Alibaba Targets China’s Aging Population with ‘Taobao for Elders’: Alibaba has launched an “elderly friendly” version of its shopping app Taobao with an enlarged and less-busy interface. It also includes a new peer-to-peer chat function, allowing family members to share products and consult or help one another in one click, as well as a new “pay-for-me” option. 30 million Taobao users are currently over 50, spending an average of nearly ¥5,000 ($796) shopping online on 44 products annually. Alibaba’s active shoppers reached 515 million by the end of 2017.
Want to Get Consumers to Buy into Your Brand? Digital is the Way Forward: 94% of Chinese consumers now expect their offline and online shopping activities to be integrated into a seamless omnichannel journey according to Accenture.
Video: Click Farms of Phantom Users Flood China’s $50 Billion Online Advertising Market: For $0.47-$11, click farms can create 10,000 phantom users, inflating views and adding fake feedback on China’s social sites. A third of all online advertising spending is estimated to go to waste from fake views. Up to 90% of the views of some of China’s most popular video sites are fake, according to state media reports.
Nestlé Opens KitKat-Inspired Hsu Fu Chi Retailer in China: Nestlé has opened a ‘taste workshop’ under its Hsu Fu Chi brand in Dongguan. Its 60%-owned Hsu Fu Chi brand is known for candy, sweet cakes and famous cereal bar Sachima and hopes the experience centre will attract health-focused millennial shoppers.
Fresh Food Ecommerce Booms in China: Online sales of fresh food grew by 59.7% last year to ¥139.1 billion ($22.1 billion) according to iResearch. Fruit is the most frequently bought fresh item online, followed by dairy products and vegetables. 30.7% of customers hoped to receive their goods within several hours, while 28.8% hoped for delivery between 30 minutes and one hour. Last month, the logistics arm of JD.com signed a cooperation agreement with Air China Cargo to try a new business model for the direct purchase and delivery of fresh foods from their production areas.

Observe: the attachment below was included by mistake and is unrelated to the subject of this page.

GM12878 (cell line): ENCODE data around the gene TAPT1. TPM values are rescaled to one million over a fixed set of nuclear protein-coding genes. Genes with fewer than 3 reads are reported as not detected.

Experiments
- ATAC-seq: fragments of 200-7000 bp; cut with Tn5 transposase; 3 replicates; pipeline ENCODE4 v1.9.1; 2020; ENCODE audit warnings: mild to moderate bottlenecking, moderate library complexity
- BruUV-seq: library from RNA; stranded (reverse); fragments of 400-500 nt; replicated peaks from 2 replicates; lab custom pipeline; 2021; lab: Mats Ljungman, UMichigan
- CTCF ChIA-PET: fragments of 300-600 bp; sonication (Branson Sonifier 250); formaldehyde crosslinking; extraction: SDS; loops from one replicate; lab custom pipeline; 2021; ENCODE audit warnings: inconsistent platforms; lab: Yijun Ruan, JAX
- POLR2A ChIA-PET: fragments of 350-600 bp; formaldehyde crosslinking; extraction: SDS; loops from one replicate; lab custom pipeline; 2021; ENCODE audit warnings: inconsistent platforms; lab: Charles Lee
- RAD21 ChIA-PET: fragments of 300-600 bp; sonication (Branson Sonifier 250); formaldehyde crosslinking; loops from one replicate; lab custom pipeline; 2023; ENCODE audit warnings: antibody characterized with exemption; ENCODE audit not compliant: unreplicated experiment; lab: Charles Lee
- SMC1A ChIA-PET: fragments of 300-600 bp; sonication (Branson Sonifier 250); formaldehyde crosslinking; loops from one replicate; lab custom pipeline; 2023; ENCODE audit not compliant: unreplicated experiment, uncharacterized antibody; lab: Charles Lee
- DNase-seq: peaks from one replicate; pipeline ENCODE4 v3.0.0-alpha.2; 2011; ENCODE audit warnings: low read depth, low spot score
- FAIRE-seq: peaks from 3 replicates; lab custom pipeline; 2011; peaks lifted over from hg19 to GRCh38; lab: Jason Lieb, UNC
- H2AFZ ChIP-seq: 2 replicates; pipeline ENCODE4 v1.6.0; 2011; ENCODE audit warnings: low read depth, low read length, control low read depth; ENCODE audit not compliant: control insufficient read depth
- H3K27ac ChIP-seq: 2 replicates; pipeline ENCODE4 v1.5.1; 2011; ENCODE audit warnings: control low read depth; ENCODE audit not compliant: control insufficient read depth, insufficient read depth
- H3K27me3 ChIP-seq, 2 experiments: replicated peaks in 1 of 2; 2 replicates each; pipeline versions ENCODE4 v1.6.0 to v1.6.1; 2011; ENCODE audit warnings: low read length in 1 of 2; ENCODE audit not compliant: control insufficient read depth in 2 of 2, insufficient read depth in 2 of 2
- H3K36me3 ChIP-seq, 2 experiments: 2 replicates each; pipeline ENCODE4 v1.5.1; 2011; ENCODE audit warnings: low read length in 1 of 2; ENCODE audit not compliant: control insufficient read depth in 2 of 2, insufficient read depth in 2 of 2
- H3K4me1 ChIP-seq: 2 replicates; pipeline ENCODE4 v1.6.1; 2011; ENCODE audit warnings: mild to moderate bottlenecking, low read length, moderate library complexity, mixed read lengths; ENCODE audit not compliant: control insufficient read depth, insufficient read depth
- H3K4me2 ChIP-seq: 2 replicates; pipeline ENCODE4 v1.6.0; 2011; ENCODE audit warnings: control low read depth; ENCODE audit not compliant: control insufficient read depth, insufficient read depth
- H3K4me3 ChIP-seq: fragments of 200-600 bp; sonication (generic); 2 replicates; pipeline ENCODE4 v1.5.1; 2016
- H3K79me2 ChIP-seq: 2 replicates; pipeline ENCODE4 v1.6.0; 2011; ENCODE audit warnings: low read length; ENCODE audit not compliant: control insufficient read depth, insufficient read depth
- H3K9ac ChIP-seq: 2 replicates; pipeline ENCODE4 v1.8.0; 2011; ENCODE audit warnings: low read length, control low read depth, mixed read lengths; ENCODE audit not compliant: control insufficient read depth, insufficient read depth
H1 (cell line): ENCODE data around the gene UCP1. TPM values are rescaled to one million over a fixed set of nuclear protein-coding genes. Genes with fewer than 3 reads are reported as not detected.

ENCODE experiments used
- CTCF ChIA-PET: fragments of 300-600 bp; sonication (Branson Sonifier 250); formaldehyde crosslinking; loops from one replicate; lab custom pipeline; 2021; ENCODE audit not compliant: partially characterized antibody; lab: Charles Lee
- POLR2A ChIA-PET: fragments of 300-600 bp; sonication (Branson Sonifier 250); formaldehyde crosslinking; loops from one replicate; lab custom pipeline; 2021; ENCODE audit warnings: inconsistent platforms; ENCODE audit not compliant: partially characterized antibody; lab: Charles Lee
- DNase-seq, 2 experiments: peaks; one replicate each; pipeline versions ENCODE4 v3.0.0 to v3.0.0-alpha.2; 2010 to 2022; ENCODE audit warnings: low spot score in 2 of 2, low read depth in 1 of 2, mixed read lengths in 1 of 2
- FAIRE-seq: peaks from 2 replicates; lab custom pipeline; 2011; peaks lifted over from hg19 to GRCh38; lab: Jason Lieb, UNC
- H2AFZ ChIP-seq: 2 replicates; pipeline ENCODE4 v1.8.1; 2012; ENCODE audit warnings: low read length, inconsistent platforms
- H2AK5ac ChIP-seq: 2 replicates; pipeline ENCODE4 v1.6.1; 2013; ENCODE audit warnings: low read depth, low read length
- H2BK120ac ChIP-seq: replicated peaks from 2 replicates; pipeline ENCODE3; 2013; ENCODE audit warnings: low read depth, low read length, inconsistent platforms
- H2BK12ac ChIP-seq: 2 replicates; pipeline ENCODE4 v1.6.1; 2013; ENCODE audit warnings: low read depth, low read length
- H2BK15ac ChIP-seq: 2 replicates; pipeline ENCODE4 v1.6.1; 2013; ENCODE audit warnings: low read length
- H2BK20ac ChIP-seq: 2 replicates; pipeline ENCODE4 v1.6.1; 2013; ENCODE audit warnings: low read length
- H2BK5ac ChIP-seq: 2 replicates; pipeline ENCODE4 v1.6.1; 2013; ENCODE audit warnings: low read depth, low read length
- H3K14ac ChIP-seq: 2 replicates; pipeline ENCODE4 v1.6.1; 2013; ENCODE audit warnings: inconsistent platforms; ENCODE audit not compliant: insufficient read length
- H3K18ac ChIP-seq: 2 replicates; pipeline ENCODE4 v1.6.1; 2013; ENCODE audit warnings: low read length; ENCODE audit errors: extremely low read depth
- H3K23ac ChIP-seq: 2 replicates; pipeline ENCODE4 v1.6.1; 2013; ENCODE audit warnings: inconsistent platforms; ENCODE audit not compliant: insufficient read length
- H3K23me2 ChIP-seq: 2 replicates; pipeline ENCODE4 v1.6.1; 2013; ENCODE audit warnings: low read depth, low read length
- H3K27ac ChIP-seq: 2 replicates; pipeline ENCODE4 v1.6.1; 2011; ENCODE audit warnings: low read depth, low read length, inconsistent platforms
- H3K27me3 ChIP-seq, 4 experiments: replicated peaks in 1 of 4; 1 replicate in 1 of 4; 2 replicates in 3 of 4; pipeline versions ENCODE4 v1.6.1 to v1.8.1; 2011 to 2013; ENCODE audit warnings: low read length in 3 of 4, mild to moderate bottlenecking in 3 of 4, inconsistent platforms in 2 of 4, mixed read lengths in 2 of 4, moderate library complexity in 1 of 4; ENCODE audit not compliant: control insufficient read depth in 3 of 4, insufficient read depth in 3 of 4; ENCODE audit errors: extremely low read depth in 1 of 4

Costly Antarctic Trip Popular Among Spring Festival Tourists: Overseas travellers will spend an average of ¥9,580 ($1,510) during the Spring Festival holiday based on data from group tours and DIY trips on Ctrip and bricks & mortar bookings. Antartica trips are the most expensive holidays at ¥160,000 ($25,440), followed by Argentina, Brazil, Tahiti, Norway, Tanzania, Iceland, Mexico, New Zealand and Finland. Families and lovers form the majority of tourists, with the average family spending ¥100,000 ($15,900).
Alipay Sends Eight Chinese Tourists on a Cashless Experiment in Finland: Eight Chinese tourists selected from a social media campaign late last year are being flown to Finland by AliPay to showcase the widespread acceptance of the payment system in the country including retail, flights and dining throughout their trip.
China’s Wanda to Sell Stake in Film Subsidiary to Alibaba: Alibaba and state-backed Cultural Investment Holdings have bought a 13% stake in Wanda Film for $1.24 billion. Wanda remains the largest shareholder with about 48% of the subsidiary, which controls China’s largest cinema chain. Wanda Film operates 516 theatres and 4,571 screens, accounting for 14% of China’s growing film market. Also this week, Dreamworks sold out of its China joint venture.